Bill and the other POWs were then boarded on trains to the south before crossing no man’s land, the border between North and South Korea, in open back trucks.

“Round the bend of the road the trucks stopped, the American and UN personnel greeted us, we were free, it was like a dream.”

After spending a week on a base in Japan, Bill and his comrades set sail for home.

“As we sailed home, I thought to myself, ‘everyone is calling us heroes, but I know I am not a hero’, but I was a survivor. I survived the bombs and bullets, I survived the long march to the prison camp and I survived those terrible harsh early days in the prison camp. I survived it all.”

Bill Fox with Granddaughter Isabella on 90th Birthday
Bill Fox and his granddaughter on his 90th birthday.

In the years after the war, Bill found it really hard to settle and did various jobs before joining the Merchant Navy for a few years. After spending 31 years as a Showroom Supervisor at the Co-Op Bill retired but still carried on working part-time as a car park attendant and later as a school invigilator until he was 80. In 1964 he married his wife Gemma after meeting in Dublin when he visited from Manchester for a football match. They have been married for 56 years and had four children, six granddaughters and two great granddaughters.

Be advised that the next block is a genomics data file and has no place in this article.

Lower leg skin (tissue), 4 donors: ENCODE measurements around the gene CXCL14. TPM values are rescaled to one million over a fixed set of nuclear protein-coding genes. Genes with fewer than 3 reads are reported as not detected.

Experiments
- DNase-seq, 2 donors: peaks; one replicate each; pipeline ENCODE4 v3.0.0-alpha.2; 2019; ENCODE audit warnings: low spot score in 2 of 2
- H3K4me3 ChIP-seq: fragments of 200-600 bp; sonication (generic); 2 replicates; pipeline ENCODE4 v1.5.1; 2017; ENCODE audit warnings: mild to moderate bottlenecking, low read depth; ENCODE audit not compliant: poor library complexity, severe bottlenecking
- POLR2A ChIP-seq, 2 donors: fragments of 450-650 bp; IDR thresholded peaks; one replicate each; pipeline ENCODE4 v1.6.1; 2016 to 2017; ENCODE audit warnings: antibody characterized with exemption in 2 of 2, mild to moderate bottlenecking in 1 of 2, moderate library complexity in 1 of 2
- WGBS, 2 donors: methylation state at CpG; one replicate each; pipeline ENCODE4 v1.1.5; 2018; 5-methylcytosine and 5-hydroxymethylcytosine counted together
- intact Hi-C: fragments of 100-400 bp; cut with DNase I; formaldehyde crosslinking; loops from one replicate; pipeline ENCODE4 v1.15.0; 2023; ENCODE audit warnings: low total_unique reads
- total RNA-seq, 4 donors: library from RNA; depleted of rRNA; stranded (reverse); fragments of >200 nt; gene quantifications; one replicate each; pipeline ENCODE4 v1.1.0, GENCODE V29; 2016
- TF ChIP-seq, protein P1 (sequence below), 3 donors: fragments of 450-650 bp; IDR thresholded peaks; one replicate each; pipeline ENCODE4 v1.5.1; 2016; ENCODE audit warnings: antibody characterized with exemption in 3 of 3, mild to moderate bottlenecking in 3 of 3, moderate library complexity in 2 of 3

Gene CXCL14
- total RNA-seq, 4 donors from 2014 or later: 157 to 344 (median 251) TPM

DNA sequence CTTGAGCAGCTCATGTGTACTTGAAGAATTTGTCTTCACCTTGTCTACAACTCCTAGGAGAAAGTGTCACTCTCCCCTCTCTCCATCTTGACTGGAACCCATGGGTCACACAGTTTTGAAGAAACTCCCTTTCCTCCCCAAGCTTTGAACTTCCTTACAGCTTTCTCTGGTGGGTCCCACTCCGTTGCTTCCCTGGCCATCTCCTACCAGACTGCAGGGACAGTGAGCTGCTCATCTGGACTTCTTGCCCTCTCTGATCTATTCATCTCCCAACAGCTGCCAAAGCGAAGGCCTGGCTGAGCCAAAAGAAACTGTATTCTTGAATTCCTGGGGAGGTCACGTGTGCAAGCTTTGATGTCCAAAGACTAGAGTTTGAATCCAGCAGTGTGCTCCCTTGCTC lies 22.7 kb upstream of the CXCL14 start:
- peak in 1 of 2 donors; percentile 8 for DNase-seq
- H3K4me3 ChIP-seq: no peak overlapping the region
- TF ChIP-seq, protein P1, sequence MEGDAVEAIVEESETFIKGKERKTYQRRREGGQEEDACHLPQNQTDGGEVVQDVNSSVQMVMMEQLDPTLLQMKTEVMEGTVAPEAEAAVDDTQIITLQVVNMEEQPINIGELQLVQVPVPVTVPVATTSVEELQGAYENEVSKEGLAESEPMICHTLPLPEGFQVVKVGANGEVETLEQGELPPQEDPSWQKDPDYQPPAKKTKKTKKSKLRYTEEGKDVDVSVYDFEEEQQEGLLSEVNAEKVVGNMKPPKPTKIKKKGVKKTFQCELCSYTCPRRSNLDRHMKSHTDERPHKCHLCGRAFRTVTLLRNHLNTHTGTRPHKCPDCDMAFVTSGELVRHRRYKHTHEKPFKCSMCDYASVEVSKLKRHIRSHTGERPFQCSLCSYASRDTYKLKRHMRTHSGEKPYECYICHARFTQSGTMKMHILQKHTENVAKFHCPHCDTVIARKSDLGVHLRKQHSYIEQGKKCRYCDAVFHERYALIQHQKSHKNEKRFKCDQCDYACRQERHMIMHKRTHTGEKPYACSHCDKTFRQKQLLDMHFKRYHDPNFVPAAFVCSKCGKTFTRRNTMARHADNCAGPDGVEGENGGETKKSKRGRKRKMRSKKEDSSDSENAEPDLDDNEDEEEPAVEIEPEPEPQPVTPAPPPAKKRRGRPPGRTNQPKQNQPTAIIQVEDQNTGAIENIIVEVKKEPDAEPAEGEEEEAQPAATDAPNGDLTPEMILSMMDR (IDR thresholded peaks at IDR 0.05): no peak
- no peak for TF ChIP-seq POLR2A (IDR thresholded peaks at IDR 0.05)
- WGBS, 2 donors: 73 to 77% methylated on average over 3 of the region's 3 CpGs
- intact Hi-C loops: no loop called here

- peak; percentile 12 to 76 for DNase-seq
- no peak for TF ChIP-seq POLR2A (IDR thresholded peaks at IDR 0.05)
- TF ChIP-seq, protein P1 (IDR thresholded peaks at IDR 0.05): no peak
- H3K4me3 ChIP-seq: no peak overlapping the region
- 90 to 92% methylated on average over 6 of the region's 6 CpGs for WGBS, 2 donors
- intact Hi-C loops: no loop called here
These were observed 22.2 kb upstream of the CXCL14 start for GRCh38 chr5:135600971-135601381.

Over 70 years on many veterans of the conflict feel the war in Korea is the ‘forgotten war’ overshadowed by the Second World War and the subsequent events of the Cold War. But for those like Bill who fought and experienced it and live with its legacy today, it should never be forgotten.

This year we honour the bravery and sacrifice of those who served with British and Commonwealth forces in the Korean War. We remember their service and sacrifice for hard-won peace, democracy, and diversity. For nearly 100 years the Legion has provided practical support when needed to the Armed Forces community past and present.